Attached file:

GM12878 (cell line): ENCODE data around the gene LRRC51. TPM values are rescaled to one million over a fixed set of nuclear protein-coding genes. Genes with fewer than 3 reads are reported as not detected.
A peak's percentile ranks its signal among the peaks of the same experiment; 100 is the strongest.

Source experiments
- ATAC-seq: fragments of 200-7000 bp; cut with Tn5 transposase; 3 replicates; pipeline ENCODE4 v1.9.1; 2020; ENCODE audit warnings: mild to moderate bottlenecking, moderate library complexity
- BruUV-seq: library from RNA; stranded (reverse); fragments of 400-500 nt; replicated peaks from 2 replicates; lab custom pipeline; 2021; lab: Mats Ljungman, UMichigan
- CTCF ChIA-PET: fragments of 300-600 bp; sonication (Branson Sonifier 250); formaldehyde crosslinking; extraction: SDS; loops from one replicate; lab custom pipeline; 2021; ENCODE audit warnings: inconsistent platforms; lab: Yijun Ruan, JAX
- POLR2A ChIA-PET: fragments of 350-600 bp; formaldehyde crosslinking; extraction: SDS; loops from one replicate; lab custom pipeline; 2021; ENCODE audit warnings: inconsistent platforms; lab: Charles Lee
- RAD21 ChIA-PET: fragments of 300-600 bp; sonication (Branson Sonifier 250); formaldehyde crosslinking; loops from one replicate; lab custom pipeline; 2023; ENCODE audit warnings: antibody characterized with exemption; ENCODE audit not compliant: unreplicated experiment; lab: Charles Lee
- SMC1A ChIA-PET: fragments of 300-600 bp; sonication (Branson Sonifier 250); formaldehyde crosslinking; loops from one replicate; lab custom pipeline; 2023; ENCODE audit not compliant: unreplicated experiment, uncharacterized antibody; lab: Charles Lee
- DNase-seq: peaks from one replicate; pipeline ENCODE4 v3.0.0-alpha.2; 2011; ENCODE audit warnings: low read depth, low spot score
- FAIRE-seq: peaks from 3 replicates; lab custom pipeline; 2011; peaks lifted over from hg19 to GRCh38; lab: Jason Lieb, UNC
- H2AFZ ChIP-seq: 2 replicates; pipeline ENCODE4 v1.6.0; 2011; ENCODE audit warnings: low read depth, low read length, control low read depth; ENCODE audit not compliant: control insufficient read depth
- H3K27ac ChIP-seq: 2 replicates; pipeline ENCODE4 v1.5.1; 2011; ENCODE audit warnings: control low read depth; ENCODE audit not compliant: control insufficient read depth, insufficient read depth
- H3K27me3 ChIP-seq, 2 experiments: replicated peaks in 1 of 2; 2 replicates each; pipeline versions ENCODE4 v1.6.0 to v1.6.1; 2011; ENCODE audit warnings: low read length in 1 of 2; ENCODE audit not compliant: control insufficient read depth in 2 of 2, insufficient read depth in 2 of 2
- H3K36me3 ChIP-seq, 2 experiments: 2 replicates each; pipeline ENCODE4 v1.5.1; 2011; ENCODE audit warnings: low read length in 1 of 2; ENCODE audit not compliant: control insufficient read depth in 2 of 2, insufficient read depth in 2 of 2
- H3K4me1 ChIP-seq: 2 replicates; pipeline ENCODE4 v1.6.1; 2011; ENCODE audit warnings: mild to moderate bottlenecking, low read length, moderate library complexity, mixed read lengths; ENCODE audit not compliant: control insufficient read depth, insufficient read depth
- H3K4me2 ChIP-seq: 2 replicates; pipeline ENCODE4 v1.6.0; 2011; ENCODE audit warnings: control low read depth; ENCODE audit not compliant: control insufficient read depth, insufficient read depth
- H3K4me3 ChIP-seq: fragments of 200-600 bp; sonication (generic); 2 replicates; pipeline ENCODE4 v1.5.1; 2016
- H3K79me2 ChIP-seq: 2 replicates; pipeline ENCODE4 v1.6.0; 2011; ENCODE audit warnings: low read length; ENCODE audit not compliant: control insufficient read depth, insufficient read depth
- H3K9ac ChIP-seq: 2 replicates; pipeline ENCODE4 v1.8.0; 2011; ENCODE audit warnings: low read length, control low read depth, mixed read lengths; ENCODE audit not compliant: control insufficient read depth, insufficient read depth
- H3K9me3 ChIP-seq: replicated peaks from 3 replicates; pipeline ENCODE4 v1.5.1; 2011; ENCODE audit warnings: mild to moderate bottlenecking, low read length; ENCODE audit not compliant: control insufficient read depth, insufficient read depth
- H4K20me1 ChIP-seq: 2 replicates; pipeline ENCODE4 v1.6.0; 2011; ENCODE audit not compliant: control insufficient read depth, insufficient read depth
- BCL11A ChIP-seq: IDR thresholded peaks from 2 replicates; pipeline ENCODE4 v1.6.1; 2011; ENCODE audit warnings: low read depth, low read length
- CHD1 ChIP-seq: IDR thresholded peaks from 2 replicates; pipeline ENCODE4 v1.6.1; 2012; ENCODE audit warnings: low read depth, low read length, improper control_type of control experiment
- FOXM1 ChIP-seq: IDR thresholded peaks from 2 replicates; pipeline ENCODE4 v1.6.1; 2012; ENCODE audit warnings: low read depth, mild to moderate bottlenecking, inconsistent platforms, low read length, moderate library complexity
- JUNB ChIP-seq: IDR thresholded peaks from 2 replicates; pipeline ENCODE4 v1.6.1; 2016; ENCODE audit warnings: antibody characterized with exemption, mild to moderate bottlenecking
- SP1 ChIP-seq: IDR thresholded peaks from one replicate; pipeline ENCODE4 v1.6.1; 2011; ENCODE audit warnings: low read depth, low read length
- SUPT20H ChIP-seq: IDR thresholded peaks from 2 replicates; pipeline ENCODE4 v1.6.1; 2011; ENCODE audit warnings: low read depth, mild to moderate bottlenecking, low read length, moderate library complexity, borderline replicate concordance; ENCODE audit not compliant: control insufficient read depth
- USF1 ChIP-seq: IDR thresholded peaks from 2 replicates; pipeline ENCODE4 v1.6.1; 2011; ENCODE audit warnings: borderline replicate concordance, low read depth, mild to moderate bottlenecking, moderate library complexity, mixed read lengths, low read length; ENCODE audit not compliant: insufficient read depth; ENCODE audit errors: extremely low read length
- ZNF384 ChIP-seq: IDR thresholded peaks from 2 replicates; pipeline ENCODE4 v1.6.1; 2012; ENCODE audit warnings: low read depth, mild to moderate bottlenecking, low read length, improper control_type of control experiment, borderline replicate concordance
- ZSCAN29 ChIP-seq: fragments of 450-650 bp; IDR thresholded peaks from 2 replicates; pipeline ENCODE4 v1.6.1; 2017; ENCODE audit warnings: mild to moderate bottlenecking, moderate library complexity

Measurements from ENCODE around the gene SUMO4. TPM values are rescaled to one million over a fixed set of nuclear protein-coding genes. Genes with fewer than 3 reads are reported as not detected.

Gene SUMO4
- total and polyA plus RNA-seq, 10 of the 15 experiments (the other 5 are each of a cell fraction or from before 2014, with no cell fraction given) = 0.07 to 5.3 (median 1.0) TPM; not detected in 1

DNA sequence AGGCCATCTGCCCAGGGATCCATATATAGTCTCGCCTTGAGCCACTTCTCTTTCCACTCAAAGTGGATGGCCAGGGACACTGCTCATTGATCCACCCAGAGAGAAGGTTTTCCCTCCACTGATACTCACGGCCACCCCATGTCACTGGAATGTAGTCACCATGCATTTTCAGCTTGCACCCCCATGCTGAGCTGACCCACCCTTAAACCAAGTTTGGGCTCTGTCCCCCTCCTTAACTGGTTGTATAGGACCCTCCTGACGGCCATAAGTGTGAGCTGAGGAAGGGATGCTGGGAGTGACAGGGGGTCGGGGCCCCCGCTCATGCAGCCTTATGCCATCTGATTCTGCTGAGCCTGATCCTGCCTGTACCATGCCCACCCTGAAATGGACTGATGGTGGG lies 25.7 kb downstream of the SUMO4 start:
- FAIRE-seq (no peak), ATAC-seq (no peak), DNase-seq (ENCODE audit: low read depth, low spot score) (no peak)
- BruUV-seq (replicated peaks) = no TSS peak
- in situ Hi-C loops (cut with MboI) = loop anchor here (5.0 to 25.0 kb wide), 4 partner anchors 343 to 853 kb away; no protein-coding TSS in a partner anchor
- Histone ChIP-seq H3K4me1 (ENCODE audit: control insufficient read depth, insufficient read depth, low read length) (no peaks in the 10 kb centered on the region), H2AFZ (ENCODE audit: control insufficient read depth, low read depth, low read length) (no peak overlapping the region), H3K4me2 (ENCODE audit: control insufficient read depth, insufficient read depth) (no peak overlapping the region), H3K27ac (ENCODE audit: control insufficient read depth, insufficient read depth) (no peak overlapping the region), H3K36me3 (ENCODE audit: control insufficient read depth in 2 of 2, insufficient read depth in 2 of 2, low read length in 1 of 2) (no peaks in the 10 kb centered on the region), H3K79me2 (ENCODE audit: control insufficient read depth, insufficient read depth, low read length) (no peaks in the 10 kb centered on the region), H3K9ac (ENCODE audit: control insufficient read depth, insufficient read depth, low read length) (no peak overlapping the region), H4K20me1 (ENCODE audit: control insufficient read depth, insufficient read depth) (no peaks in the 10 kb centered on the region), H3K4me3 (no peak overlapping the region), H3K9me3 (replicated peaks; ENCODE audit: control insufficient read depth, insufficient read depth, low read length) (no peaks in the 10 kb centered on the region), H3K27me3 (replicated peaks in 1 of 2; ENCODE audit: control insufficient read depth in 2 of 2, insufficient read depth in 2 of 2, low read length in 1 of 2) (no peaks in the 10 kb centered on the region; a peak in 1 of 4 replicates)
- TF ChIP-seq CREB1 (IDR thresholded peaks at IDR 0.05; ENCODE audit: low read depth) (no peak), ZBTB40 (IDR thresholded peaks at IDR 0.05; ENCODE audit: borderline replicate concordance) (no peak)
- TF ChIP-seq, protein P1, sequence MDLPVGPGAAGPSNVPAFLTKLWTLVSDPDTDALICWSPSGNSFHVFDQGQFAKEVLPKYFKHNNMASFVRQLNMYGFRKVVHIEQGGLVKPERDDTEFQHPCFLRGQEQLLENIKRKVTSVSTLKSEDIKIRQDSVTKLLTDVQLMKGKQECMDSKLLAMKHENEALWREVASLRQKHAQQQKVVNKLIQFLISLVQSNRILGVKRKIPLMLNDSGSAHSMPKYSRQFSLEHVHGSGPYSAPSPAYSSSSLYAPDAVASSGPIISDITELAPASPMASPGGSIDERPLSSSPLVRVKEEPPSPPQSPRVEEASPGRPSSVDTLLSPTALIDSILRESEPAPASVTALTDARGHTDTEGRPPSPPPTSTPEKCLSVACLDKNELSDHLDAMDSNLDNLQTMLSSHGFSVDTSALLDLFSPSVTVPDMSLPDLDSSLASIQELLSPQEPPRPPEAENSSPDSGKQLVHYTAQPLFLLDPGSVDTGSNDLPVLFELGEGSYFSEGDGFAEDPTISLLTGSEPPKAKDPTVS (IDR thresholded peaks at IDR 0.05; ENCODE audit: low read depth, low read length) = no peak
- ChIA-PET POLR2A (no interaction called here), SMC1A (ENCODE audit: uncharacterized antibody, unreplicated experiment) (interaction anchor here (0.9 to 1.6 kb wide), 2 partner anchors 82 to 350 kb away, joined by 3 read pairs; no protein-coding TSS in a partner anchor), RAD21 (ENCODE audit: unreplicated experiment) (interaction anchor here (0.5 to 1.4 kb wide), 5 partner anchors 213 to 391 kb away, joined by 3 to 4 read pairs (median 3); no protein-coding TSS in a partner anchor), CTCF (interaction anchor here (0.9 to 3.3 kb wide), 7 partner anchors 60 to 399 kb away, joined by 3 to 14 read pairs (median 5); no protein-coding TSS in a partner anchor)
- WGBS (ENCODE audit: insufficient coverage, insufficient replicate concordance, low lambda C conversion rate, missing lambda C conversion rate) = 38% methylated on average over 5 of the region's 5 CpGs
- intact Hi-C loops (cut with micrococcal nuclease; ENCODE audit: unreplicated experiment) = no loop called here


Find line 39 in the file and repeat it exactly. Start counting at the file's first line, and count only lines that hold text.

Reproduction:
- Histone ChIP-seq H3K4me1 (ENCODE audit: control insufficient read depth, insufficient read depth, low read length) (no peaks in the 10 kb centered on the region), H2AFZ (ENCODE audit: control insufficient read depth, low read depth, low read length) (no peak overlapping the region), H3K4me2 (ENCODE audit: control insufficient read depth, insufficient read depth) (no peak overlapping the region), H3K27ac (ENCODE audit: control insufficient read depth, insufficient read depth) (no peak overlapping the region), H3K36me3 (ENCODE audit: control insufficient read depth in 2 of 2, insufficient read depth in 2 of 2, low read length in 1 of 2) (no peaks in the 10 kb centered on the region), H3K79me2 (ENCODE audit: control insufficient read depth, insufficient read depth, low read length) (no peaks in the 10 kb centered on the region), H3K9ac (ENCODE audit: control insufficient read depth, insufficient read depth, low read length) (no peak overlapping the region), H4K20me1 (ENCODE audit: control insufficient read depth, insufficient read depth) (no peaks in the 10 kb centered on the region), H3K4me3 (no peak overlapping the region), H3K9me3 (replicated peaks; ENCODE audit: control insufficient read depth, insufficient read depth, low read length) (no peaks in the 10 kb centered on the region), H3K27me3 (replicated peaks in 1 of 2; ENCODE audit: control insufficient read depth in 2 of 2, insufficient read depth in 2 of 2, low read length in 1 of 2) (no peaks in the 10 kb centered on the region; a peak in 1 of 4 replicates)